Daily Archives: September 25, 2012

Don’t Call It A Staycation

I really need a vacation. Preferably one where you sit in a beach chair all day reading and drinking margaritas.

Alas, because of a series of unfortunate events (no time, no money) and fortunate events (dream job) I am not taking an official vacation this year. While this makes me incredibly sad, I will at least take a few days off and enjoy some serious, quality reading time.

Books I tried to save for vacation

Flight Behavior, Barbara Kingsolver

Kingsolver is not afraid to tackle big subjects like immigration, the Congo’s struggles for independence and social equity and it’s no different here. In Prodigal Summer she touched upon environmental issues, but focusing more on ecology as science as opposed to political movement. In Flight Behavior Kingsolver confronts climate change as a political issue, but is not afraid to include issues of faith, miracles and what nature means to people.

Unearthly beauty had appeared to her, a vision of glory to stop her in the road. For her alone these orange boughs lifted, these long shadows became a brightness rising. It looked like the inside of joy, if a person could see that. A valley of lights, an ethereal wind. It had to mean something. She could save herself.

A Working Theory of Love, Scott Hutchins

I was fortunate enough to meet Scott Hutchins and hear him read at the American Library Association’s Annual Conference.  Nice guy. A Working Theory of Love opens with a perfect description of living alone and is a thoroughly modern love story. This story has something for everyone: artificial intelligence, a mid-life crisis and the perils of love, grief and surviving adulthood.

It’s like, there’s me and then there’s this animal that’s like in me. And I’m just living my life, walking around, going to work, but I know this animal can take over. Just for a second. But I get that feeling a lot- that I might say or do anything.

Sniper, Nicolai Lilin

Lilin combines several of my favorite subjects in both of his books: Russian history, tattoos, gratuitous violence and memoir. His first book, Siberian Education: Growing Up in a Criminal Underworld covers his early life as a gangster in post-Soviet Transnistria. Sniper picks up where Siberian Education left off, with Lilin being drafted into the Russian Army to fight in Chechnya. Although there are questions about the factuality of both books, there is no question that Lilin is a powerful writer with an eye for detail (and hyperbole.)

Gone Girl, Gillian Flynn

Gone Girl is the book on all the lists right now. As it should be. On the night before her five year wedding anniversary, Amy Dunne disappears. What follows is a harrowing, psychological tale of betrayal, punishment, and plot twists. After this book, you’ll be thrilled (or horrified) to know she has two more, just as twisted and dark; Sharp Objects and Dark Places.

Books I plan to read

World War Z, Max Brooks

This was the most recent book chosen for the new Book Buzz program at Carnegie Library of Pittsburgh. I started it, but put it aside for later. It’s definitely not lunch reading: unless extremely graphic images of bones poking through bloodless skin are your thing.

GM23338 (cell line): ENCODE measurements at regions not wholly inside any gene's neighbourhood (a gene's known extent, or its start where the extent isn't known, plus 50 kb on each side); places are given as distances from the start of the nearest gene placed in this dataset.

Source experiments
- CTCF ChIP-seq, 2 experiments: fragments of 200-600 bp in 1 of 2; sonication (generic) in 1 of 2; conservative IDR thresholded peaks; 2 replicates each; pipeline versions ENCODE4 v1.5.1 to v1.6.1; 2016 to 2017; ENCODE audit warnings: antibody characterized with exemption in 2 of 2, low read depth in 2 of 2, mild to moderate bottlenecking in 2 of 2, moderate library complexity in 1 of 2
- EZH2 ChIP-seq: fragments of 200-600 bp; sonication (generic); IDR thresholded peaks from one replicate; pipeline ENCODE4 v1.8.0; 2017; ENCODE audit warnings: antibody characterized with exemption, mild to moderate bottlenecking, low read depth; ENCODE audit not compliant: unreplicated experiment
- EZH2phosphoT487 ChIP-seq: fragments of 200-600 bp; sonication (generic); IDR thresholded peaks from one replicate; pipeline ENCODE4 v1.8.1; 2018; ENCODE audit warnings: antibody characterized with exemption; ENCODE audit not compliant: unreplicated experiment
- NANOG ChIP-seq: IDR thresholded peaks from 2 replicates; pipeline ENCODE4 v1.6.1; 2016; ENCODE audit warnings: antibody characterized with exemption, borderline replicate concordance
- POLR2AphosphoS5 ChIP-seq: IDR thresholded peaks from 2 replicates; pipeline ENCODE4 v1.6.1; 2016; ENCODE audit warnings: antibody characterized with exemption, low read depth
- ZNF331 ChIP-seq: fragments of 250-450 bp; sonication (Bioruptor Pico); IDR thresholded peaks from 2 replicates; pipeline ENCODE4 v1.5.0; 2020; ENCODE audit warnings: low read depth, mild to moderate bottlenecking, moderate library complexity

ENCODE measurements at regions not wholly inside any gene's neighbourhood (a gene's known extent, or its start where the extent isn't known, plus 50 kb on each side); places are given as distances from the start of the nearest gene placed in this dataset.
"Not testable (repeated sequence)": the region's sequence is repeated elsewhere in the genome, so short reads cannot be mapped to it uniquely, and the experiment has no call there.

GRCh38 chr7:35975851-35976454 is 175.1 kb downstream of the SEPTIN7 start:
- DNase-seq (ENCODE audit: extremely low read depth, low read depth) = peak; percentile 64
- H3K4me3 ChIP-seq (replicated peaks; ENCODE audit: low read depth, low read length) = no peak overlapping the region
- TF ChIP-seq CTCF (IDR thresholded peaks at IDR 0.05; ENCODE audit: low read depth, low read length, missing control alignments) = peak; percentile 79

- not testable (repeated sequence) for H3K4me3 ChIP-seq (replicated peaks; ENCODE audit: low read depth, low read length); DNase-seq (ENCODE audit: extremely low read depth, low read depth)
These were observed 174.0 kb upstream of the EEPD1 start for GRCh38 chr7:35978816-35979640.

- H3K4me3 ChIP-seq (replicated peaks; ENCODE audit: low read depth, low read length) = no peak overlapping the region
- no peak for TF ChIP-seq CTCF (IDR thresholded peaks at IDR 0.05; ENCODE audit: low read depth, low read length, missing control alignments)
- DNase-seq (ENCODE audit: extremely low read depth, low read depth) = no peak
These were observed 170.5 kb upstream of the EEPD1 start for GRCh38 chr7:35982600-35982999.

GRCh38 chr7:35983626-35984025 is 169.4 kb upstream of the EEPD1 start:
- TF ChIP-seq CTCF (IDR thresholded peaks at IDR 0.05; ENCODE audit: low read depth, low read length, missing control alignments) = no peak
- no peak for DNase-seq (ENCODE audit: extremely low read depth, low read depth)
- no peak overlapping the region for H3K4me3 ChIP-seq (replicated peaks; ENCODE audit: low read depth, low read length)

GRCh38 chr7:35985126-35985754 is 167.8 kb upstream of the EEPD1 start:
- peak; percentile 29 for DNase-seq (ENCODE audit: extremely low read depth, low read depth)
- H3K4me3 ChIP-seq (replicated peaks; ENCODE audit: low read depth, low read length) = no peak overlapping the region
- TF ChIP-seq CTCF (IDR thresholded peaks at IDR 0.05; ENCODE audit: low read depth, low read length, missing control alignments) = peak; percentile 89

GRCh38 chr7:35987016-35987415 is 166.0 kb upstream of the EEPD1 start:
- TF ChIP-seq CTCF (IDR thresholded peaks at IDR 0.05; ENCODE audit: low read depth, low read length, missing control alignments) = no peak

Cloud Atlas, David Mitchell

I feel like the last person on Earth to read this book (soon to be a major motion picture.) I rarely like Man Booker Prize nominated books, but I’m feeling hopeful about this one. Described by some reviewers as six perfect novellas, Cloud Atlas follows six vastly different characters loosely connected through history.

In One Person, John Irving

John Irving is the other author I heard speak at the ALA convention. He was worth getting up at 6 am for. For an hour he answered librarian’s questions (almost all about sex!) and then read a passage from In One Person. Of course he chose to read the passage that is homage to librarians. Swooning abounded. Some are calling In One Person Irving’s most politically important novel since Cider House Rules. Instead of abortion, Irving addresses sexual identity, particularly in the context of the AIDS epidemic. You know, a little light summer reading.

Book I wish were out

Phantom, Jo Nesbø- October 2

First of all, Jo Nesbø not only an author; he is a musician, songwriter and economist. Phantom is book nine in the Harry Hole series. This time Detective Hole is in Hong Kong, far away from police work and plans to stay there. Then the boy he helped raise is arrested for murder and Harry is barred from officially working the case. Yet he can’t help but investigate. Nesbo combines great characters with unlikely, yet believable plots for great results.

The Twelve, Justin Cronin- October 16

If you didn’t read The Passage (opening line: “It happened fast. Thirty-two minutes for one world to die, another to be born.”) get it immediately. The Twelve follows the survivors of the viral plague and the Second Viral War.

The Secret Keeper by Kate Morton- October 16

If Kate Morton hasn’t been compared to du Maurier, she should be. Her first three books, The House at Riverton, The Distant Hours and The Forgotten Garden are all gothic anti-fairy tales. Atmospheric and moody, Morton writes about babies switched at birth, past lives and the dark secrets families keep. The Secret Keeper promises murder and thievery. I’m sold!

Any books you think I should be reading? I’m game for anything!



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